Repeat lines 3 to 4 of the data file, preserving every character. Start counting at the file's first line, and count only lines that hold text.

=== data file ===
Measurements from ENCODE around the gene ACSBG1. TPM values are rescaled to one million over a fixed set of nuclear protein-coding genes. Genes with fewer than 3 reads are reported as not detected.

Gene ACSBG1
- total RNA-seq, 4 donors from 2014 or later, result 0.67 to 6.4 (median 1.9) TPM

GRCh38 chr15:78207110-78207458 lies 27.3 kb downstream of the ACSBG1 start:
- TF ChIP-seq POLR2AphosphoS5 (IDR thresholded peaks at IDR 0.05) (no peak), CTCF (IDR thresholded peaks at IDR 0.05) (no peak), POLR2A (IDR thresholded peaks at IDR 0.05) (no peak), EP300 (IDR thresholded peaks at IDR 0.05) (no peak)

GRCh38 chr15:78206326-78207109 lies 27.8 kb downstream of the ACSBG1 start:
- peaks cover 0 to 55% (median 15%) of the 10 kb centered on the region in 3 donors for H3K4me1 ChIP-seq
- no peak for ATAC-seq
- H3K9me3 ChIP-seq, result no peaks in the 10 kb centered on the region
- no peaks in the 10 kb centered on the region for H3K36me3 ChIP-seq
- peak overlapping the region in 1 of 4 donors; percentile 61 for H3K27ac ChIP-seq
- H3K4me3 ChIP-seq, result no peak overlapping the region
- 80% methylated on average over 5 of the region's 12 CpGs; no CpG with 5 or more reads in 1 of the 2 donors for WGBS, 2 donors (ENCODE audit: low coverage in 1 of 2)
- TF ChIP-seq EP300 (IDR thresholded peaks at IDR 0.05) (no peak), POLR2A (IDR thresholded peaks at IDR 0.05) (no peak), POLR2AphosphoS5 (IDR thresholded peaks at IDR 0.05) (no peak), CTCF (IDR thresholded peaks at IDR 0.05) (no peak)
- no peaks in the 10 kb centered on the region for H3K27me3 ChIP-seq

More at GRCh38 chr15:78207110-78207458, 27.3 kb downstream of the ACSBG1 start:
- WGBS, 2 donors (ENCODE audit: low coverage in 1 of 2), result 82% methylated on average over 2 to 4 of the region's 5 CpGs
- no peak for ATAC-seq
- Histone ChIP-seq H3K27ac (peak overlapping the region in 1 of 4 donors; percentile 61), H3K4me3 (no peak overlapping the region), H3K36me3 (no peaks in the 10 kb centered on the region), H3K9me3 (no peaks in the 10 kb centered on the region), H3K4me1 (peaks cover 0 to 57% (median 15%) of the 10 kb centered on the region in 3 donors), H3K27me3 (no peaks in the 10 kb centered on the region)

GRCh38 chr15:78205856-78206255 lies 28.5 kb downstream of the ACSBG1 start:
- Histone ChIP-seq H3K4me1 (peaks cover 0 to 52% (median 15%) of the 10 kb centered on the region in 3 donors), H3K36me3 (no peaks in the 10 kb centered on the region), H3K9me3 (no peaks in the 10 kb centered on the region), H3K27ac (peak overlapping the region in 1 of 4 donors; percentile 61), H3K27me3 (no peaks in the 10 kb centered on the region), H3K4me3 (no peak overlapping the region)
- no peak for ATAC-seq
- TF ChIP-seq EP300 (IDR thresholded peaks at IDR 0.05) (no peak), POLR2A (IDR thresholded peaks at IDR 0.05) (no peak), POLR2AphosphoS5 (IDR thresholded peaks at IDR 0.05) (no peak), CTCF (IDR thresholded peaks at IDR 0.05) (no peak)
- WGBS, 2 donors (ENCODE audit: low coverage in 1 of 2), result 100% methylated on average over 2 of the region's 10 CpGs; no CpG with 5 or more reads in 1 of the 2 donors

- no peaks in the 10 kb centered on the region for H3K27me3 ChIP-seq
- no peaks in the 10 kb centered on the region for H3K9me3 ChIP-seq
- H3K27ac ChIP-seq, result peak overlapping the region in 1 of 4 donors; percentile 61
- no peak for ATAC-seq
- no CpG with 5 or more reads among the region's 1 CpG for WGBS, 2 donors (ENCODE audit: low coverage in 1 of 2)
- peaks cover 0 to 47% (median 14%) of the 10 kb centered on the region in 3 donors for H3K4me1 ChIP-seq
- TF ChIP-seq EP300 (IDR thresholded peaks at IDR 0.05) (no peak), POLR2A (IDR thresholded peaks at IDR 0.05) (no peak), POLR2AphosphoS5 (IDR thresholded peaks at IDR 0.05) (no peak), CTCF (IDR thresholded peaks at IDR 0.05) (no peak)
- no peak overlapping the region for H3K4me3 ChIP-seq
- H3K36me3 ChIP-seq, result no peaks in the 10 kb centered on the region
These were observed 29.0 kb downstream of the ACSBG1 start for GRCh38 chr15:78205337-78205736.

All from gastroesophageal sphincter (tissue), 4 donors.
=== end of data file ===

- total RNA-seq, 4 donors from 2014 or later, result 0.67 to 6.4 (median 1.9) TPM

GRCh38 chr15:78207110-78207458 lies 27.3 kb downstream of the ACSBG1 start: